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Topic: A bunch of questions about playback sampled sounds (Read 9025 times) previous topic - next topic

Lucario448

Hi. I tried to upload a sketch that tests the timing of all the functions I would need. I don't know why I can't even compile it. It throws an error telling me that the array variable (const actually) was not declared. Here's the code:

Code: [Select]
const unsigned byte array[9] PROGMEM = {200, 128, 255, 64, 7, 35, 50, 60, 215,};
unsigned long prevMicros = 0;
unsigned long currentMicros = 0;
unsigned long result = 0;


void setup() {
  Serial.begin(9600);
  Serial.println("Testing timing... (microseconds)");
  prevMicros = micros();
  pinMode(9, OUTPUT);
  currentMicros = micros();
  result = currentMicros - prevMicros;
  Serial.print("pinMode takes ");
  Serial.println(result);
 
  pinMode(13, OUTPUT);
  pinMode(2, INPUT);
 
  prevMicros = micros();
  digitalWrite(13, HIGH);
  currentMicros = micros();
  result = currentMicros - prevMicros;
  Serial.print("digitalWrite takes ");
  Serial.println(result);

  prevMicros = micros();
  digitalRead(2);
  currentMicros = micros();
  result = currentMicros - prevMicros;
  Serial.print("digitalRead takes ");
  Serial.println(result);

  prevMicros = micros();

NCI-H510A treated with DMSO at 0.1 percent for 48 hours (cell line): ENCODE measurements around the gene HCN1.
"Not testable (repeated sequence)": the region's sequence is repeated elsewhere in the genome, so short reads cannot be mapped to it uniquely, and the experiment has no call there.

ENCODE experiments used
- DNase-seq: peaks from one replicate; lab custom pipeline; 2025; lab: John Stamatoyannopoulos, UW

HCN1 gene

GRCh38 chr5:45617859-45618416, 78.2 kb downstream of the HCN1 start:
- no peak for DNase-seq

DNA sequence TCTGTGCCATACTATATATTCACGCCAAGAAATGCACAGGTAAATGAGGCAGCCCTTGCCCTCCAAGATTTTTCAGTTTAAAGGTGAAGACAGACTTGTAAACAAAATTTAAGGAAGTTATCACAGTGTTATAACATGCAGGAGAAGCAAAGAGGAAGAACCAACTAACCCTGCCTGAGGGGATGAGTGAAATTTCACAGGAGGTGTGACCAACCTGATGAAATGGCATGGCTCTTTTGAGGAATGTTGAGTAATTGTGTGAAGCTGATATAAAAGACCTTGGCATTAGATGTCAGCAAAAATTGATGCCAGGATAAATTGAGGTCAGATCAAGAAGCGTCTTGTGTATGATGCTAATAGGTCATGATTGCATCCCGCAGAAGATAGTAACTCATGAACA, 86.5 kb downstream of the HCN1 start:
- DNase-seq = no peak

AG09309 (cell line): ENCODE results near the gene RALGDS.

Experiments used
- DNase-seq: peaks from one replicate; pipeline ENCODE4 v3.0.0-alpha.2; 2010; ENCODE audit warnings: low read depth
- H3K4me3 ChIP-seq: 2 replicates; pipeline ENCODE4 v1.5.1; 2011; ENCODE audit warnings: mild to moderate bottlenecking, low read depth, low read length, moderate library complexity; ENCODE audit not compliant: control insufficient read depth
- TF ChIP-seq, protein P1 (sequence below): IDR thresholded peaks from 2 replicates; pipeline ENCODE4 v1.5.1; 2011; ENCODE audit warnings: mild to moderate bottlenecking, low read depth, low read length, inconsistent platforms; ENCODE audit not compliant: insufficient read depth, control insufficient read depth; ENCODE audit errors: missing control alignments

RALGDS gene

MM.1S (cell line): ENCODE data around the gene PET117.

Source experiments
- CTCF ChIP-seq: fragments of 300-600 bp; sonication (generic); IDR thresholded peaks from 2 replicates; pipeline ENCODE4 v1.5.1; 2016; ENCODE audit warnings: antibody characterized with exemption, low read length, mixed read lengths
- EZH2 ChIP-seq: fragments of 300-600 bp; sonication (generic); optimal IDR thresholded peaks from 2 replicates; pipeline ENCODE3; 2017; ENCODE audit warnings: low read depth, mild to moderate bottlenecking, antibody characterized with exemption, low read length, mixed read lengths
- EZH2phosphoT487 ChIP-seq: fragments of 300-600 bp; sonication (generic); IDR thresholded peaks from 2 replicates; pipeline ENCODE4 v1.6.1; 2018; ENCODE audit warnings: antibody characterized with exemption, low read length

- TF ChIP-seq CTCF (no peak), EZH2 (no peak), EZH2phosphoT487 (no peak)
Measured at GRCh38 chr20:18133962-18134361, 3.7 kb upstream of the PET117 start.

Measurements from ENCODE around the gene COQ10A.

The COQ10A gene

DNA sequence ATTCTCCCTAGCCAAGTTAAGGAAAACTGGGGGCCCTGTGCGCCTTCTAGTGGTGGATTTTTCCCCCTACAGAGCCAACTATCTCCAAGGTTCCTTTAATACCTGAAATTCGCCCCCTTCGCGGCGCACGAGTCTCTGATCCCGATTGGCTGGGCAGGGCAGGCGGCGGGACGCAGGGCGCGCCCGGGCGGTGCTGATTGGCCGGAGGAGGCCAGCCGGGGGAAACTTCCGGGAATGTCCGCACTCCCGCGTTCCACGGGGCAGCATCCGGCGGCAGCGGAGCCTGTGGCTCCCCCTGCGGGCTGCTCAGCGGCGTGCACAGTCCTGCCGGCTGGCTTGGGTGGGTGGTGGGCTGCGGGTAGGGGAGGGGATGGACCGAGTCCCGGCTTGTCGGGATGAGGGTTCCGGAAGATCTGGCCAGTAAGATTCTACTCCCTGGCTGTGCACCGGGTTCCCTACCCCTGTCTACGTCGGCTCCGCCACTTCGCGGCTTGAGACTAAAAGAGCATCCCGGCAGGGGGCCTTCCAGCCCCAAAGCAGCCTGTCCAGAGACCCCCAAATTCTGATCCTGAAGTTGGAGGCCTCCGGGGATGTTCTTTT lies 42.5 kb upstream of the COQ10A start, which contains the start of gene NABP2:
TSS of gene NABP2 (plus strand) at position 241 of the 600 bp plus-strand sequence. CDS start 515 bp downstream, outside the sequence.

analogRead(A0);
  currentMicros = micros();
  result = currentMicros - prevMicros;
  Serial.print("analogRead takes ");
  Serial.println(result);

  prevMicros = micros();
  analogWrite(9, 128);
  currentMicros = micros();
  result = currentMicros - prevMicros;
  Serial.print("analogWrite (coded value) takes ");
  Serial.println(result);

  prevMicros = micros();
  analogWrite(9, pgm_read_byte(&array[2]));
  currentMicros = micros();
  result = currentMicros - prevMicros;
  Serial.print("analogWrite (fetched value) takes ");
  Serial.println(result);

  prevMicros = micros();
  Serial.print("Print this line takes ");
  currentMicros = micros();
  result = currentMicros - prevMicros;
  Serial.println(result);

  prevMicros = micros();
  map(512, 0, 1023, 0, 255);
  currentMicros = micros();
  result = currentMicros - prevMicros;
  Serial.print("map takes ");
  Serial.println(result);

  Serial.print("That's it...");
}

void loop() {
  // Nothing happens after setup function

}

Grumpy_Mike

#61
Feb 22, 2016, 02:43 pm Last Edit: Feb 22, 2016, 02:51 pm by Grumpy_Mike
That first line is wrong. You have a comma at the end and the declaration in the wrong order, it should be this:-
Code: [Select]
const PROGMEM byte array[9]  = {200, 128, 255, 64, 7, 35, 50, 60, 215};

This is what I got on Leonardo:-
Code: [Select]

Testing timing... (microseconds)
pinMode takes 8
digitalWrite takes 8
digitalRead takes 8
analogRead takes 208
analogWrite (coded value) takes 12
analogWrite (fetched value) takes 16
Print this line takes 40
map takes 56
That's it...

 
The case you are missing is when you do no operation, this base line overhead must be subtracted from all results for a meaningful measure.

Also due to the low resolution of the micros timer you should do more than one operation and divide the result by N where N is the number of times you did the operation.

Lucario448